Child Development Milestones: 5 Years Old
At aged five, your child shows keeness to try new things, starts having a group of friends and feels 'grown up'. The KK Women's and Children's Hospital (KKH) General Paediatrics and Adolescent Medicine Service shares coping strategies for parents.
At five years old
, your child enjoys being given simple tasks as completing a task makes him or her feel "grown up".
Child development milestones: 5 years old
The Fascinating 5s
- Your child can skip, jump, and hop with good balance. Your child can even maintain balance while standing on one foot with both eyes closed. Your child has well developed ball-handling skills at this age
- Your child can draw person with a body, copy a triangle and colour pictures carefully, keeping within lines. Your child can also write his or her own name, and prints some letters
- At this age, your child's vocabulary would have grown to over 2,000 words, and he or she is capable of speaking a sentence of more than five words
- Your child is able to talk about the past, present and future with a good sense of time
- Your child can dress and undress without assistance. He or she can cope well with personal needs, and starts showing a caring attitude towards other
- Your child is aware of gender at this age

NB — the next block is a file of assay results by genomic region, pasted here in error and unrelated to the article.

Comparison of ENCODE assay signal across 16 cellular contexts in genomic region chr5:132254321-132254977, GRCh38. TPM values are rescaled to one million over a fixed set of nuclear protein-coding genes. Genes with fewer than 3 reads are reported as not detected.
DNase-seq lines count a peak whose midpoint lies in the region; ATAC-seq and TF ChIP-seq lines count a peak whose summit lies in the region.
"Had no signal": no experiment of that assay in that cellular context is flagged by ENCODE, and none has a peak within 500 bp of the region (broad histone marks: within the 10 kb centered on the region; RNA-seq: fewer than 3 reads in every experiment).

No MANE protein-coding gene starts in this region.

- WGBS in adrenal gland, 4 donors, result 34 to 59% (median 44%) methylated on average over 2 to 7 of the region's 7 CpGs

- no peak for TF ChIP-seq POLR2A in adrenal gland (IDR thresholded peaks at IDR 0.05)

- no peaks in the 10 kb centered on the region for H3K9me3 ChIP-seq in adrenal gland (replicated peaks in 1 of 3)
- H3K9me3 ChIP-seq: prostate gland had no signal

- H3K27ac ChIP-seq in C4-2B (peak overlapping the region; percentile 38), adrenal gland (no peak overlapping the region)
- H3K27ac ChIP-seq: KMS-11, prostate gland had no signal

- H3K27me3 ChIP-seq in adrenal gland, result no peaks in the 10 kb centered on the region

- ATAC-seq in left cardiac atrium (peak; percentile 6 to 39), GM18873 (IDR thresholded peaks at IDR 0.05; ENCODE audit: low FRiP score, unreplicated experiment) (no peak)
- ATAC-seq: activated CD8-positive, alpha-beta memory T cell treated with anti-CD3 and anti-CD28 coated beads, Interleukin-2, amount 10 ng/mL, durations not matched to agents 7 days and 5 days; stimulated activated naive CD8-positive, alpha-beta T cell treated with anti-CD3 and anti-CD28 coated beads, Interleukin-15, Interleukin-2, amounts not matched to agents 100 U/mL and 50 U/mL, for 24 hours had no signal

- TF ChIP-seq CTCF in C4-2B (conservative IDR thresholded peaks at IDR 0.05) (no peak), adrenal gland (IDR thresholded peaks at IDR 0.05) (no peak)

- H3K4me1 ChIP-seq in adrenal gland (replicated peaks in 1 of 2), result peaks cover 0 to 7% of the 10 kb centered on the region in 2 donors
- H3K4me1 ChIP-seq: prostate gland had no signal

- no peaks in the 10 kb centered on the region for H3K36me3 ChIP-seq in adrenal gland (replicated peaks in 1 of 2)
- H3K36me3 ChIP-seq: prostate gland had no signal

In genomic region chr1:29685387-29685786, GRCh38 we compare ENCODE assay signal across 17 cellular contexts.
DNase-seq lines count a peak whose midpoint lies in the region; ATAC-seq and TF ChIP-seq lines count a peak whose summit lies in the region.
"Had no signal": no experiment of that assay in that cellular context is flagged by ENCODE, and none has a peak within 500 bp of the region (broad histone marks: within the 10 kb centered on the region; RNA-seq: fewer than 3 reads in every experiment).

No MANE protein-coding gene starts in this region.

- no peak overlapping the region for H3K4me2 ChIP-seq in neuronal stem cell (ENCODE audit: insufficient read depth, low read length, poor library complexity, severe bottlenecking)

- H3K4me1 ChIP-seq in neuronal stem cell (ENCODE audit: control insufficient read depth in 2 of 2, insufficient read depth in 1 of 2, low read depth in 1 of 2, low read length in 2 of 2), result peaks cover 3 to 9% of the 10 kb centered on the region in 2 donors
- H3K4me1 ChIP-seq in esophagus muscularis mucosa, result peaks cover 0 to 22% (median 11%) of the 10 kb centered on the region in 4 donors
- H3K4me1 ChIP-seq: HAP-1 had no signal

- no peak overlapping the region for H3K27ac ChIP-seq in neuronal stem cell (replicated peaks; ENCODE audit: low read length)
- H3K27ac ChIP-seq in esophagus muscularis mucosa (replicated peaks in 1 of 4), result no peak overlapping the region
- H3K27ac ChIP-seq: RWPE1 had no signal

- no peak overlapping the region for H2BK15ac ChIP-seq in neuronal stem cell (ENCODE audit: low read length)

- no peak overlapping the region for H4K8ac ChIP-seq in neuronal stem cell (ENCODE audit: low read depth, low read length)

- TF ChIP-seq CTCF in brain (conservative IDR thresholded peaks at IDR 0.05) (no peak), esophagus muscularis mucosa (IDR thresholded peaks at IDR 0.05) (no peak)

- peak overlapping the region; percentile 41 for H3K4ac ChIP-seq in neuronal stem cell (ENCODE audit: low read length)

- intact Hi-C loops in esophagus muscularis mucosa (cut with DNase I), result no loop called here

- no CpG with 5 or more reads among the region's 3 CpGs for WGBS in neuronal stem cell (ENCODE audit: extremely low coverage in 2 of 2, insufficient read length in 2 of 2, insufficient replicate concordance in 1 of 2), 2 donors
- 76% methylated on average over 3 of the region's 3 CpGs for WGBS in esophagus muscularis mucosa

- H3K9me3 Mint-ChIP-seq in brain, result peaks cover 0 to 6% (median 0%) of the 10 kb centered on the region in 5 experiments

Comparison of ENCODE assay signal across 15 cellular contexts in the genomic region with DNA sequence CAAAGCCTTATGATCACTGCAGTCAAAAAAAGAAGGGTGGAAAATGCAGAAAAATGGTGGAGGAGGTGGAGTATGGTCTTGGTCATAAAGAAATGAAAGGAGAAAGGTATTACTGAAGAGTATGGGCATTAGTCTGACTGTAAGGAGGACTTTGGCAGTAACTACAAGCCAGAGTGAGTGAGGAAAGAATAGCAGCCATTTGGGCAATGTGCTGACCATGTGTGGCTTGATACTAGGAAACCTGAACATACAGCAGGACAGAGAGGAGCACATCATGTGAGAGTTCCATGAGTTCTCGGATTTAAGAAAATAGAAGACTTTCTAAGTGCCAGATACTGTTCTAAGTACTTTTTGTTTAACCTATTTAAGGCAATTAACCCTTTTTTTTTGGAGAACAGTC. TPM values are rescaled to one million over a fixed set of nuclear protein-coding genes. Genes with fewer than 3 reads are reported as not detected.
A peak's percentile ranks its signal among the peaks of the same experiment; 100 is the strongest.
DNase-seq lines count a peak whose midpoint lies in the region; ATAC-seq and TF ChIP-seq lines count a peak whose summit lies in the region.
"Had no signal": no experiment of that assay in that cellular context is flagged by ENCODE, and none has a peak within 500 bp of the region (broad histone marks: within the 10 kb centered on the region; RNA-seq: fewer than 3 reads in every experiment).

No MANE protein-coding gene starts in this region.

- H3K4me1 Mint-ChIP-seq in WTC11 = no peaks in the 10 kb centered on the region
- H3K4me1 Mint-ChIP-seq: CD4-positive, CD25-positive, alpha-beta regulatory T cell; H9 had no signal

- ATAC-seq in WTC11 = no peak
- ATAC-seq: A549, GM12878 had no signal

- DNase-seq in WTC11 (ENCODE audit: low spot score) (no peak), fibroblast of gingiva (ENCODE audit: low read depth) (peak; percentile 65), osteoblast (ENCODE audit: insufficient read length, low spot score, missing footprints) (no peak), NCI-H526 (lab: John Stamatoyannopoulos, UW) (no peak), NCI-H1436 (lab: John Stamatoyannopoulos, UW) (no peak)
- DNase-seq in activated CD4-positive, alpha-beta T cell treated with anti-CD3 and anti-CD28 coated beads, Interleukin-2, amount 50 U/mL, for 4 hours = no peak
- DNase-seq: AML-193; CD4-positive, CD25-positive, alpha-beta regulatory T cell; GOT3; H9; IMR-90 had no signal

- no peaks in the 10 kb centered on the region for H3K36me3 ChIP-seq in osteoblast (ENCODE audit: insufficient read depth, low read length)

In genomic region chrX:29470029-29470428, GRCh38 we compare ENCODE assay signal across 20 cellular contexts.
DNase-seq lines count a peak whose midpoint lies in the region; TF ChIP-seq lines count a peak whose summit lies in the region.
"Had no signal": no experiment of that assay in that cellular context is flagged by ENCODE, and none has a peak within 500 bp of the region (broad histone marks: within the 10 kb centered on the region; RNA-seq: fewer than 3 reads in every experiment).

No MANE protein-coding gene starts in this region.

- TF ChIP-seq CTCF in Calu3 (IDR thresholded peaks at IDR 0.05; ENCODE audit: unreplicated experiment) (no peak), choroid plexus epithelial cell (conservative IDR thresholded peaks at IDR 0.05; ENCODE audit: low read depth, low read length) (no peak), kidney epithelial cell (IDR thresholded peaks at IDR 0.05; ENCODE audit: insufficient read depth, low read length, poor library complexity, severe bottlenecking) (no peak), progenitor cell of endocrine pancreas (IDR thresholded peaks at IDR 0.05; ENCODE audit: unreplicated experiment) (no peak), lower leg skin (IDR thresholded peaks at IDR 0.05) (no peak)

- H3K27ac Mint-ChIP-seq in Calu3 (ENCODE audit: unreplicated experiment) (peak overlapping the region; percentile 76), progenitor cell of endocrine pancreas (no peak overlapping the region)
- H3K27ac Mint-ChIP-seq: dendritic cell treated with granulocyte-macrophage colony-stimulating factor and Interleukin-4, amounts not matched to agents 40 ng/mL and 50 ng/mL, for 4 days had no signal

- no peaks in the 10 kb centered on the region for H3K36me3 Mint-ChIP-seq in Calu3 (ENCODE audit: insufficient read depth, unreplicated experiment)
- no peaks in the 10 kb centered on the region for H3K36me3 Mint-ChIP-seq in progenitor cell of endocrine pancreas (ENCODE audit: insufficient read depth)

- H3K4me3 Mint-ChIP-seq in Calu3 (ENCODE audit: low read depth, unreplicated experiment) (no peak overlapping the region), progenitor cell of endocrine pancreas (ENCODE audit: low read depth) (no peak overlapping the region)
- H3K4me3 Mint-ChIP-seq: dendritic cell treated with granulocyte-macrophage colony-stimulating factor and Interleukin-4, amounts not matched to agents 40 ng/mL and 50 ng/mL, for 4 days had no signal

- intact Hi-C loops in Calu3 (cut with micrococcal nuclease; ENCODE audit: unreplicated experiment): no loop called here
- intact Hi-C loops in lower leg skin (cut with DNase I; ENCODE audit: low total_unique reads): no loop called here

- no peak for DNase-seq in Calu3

- Your child is able to distinguish fantasy from reality
- Your child possesses
good language skills: With language proficiency, your child loves to talk, tell stories and question adults at this age
- Your child shows
high Initiative: usually, wanting to start a conversation or try new things.
- Your child engages in
vigorous and noisy group games: your child would have a group of friends of the same age and is capable of choosing friends.
- Your child shows a need for approval: The approval of being a "good boy" or "good girl" is all-important at this stage, so there is a definite desire to cooperate with both parents and teachers
- Your child starts to devlop a sense of responsibility: They feel "grown-up" when they do little tasks and duties and are always keen to help mum and dad do things
Tips for handling 'Fascinating Fives'
- Allocate some time to have conversations with your child. Read stories together, encourage them to tell stories and share jokes with one another
- Teach your child to distinguish good work from bad, and compensate them appropriately
- Organise games for your child and encourage him or her to participate in group activities. Restrict TV-watching TV and bring them out for the exercise they need
- Teach your child to be responsible at home with simple chores such as setting the table, drying dishes, picking up toys etc